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Serena Williams routs Elina Svitolina to reach U.S. Open final

Serena Williams, who got her first Grand Slam victory at the U.S. Open two decades ago, will be playing for a record-tying 24th major title on Saturday. She earned that right with an overpowering 6-3, 6-1 win Thursday night over Ukrainian Elina Svitolina in the U.S. Open semifinals at Arthur Ashe Stadium. (Credit: Newsday / Yeong-Ung Yang)

Unstoppable.

Once again, that’s how Serena Williams looked Thursday night as she completed her steamroll into another U.S. Open final with a 6-3, 6-1 win over No. 5 seed Elina Svitolina in the semifinals at Arthur Ashe Stadium.

Williams now has a date with history Saturday when she will attempt to tie Margaret Court’s record by winning her 24th Grand Slam title. Williams will play 19-year-old Canadian Bianca Andreescu, who beat Switzerland's Belinda Bencic, 7-6 (3), 7-5, in Thursday night's semifinal.

It will mark Williams’ 10th appearance in a U.S. Open final, beating the record of nine that she had shared with Chris Evert. The win Thursday was also her 101st at the U.S. Open, tying Evert’s record.

“I don’t think about the numbers. I just come out here and try to do what I can,” Williams said after the match.

Well, there’s one number you can bet Williams is thinking about quite a bit. And that’s 24 Grand Slam championships.

Williams has not won a Grand Slam event since taking time off for the birth of her daughter two years ago. Her last win in a major was at the Australian Open in 2017, when she was eight weeks pregnant.

Williams was a finalist at Wimbledon last year and this year. She was a finalist in the U.S. Open last year, but lost to Naomi Osaka in a controversial match that featured three code-of-conduct violations.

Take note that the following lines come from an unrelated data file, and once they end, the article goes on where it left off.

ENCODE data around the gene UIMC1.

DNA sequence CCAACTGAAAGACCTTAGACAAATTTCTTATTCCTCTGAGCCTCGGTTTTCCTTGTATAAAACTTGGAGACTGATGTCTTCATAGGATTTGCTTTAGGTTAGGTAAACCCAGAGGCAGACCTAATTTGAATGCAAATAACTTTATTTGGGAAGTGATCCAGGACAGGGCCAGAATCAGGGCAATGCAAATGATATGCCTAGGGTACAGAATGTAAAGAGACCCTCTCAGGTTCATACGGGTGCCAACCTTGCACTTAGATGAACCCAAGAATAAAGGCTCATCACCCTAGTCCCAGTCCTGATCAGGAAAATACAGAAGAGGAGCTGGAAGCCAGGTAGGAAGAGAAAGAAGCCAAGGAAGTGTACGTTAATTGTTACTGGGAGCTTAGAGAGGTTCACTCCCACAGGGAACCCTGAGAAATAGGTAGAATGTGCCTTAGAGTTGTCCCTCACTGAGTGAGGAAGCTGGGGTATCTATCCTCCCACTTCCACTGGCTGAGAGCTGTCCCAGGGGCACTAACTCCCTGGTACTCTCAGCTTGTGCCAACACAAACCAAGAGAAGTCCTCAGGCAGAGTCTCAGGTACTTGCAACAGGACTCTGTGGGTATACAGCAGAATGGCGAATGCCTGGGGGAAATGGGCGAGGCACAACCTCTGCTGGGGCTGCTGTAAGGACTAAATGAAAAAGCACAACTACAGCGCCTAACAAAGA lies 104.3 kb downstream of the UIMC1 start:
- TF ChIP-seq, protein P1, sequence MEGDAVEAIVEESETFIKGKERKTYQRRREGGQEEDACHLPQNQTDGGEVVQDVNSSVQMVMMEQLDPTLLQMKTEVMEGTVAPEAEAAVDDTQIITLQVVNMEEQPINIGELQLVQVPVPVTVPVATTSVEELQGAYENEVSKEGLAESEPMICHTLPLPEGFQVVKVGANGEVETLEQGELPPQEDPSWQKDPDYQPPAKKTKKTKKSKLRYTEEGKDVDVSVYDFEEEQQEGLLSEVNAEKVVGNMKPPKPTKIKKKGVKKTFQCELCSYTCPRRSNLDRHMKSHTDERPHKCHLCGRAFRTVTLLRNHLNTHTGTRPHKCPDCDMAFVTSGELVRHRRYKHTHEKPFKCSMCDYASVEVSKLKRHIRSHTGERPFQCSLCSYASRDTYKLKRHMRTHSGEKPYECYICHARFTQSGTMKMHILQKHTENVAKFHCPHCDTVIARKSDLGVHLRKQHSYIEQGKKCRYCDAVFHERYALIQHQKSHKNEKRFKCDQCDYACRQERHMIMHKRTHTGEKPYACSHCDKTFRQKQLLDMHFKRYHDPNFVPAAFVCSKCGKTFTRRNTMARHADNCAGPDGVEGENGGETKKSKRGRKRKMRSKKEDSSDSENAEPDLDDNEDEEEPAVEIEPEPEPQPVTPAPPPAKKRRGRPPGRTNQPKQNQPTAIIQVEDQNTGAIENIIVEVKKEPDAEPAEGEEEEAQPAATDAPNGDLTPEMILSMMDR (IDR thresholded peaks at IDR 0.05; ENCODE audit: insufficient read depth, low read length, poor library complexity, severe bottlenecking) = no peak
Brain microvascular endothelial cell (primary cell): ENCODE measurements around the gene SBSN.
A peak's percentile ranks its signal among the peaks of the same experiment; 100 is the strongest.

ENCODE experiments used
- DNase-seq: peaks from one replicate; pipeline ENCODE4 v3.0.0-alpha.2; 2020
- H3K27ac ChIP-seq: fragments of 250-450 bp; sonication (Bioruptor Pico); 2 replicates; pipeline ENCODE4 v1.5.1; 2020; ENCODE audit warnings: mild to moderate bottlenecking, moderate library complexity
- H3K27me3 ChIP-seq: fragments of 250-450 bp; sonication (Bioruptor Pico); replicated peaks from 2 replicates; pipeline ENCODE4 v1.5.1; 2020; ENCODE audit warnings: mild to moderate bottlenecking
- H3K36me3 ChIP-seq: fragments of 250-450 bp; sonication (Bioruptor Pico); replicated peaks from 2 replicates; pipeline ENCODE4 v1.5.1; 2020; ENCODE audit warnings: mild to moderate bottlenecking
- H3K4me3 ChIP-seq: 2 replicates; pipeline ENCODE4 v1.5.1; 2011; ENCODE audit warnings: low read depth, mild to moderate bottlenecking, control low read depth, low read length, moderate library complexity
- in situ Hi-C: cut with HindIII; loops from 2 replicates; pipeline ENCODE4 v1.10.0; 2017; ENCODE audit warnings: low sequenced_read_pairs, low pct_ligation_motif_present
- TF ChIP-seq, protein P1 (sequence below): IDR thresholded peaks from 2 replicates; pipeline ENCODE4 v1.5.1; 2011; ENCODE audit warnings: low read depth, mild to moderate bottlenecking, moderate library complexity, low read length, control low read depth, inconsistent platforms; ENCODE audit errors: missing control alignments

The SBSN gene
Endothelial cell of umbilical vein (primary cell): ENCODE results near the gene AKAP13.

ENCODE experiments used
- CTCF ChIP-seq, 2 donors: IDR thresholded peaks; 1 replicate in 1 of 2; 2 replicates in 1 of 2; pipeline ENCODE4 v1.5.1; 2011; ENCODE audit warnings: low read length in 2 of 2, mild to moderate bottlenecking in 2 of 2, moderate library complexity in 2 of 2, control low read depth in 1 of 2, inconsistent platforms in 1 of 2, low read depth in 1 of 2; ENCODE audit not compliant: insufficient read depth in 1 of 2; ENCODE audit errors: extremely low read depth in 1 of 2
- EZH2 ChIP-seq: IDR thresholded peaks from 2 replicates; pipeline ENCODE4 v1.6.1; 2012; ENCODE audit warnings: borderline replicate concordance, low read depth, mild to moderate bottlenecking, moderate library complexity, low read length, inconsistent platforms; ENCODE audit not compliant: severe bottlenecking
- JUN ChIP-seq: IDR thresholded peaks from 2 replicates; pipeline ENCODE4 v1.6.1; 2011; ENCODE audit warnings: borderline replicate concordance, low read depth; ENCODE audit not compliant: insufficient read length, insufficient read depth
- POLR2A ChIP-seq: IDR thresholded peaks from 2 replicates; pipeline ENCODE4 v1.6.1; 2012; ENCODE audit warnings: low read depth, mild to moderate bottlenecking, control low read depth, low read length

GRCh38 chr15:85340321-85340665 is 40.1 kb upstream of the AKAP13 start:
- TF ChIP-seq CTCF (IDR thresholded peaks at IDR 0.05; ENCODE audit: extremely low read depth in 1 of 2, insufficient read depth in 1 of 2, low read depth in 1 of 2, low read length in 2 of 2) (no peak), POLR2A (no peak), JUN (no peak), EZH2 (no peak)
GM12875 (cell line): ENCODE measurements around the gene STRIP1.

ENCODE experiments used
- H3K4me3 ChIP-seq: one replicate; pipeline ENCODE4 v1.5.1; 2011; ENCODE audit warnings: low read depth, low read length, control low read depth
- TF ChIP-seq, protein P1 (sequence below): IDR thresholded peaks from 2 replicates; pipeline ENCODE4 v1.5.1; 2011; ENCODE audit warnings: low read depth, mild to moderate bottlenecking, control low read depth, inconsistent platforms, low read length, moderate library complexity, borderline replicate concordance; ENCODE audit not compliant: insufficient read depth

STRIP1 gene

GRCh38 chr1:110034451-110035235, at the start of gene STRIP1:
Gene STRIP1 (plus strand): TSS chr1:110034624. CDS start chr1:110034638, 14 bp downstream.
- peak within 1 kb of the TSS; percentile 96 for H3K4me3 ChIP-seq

Williams, however, has looked determined to put the soap opera of last year’s loss behind her.

Williams, the No. 8 seed, began the tournament with a surprise matchup against Maria Sharapova, a longtime rival whom she had little trouble beating in straight sets. Only one opponent, American Caty McNally, has been able to win a set against her this tournament.

Though her most dominant match was a 44-minute drubbing of China’s Qiang Wang in the quarterfinals, Thursday’s win against Svitolina was easily her most impressive.

Svitolina, a semifinalist at Wimbledon in July, had lost to Williams in four of their five previous meetings. The 24-year-old, however, had won their most recent match at the 2016 Rio Olympics and many thought she had the potential to challenge Williams in the semifinals.

Williams didn’t open the match playing her strongest, but she won the big points. Williams jumped to a 3-0 lead in the first set after Svitolina failed to capitalize on eight game points. Leading 5-3, Williams held serve to win the set and rattle Svitolina, who put up no resistance in the second set. All told, Williams overpowered the Ukrainian with 34 winners.

“I think she knows what she has to do, “ Svitolina said. “She has unbelievable strength. She gives lots of power. There’s lots of power behind her shots all the time. That’s what makes her unbelievable, legendary tennis player.

“On the important moments, she step up, always step up, always brings her best game.”

Williams won her first Grand Slam championship here 20 years ago in 1999 when she was 17 years old and has always considered this tournament and its fans special. If she wins here on Saturday, it would give her a record seven U.S. Open titles. Williams is tied with Chris Evert for most U.S. Open titles in the Open era, male or female.

It would also make her the oldest player, male or female, to win a Grand Slam event in the Open era. Williams, who is just a few weeks away from turning 38, would pass the record of Ken Rosewall, who won the 1972 Australian Open at 37 years and 62 days old.

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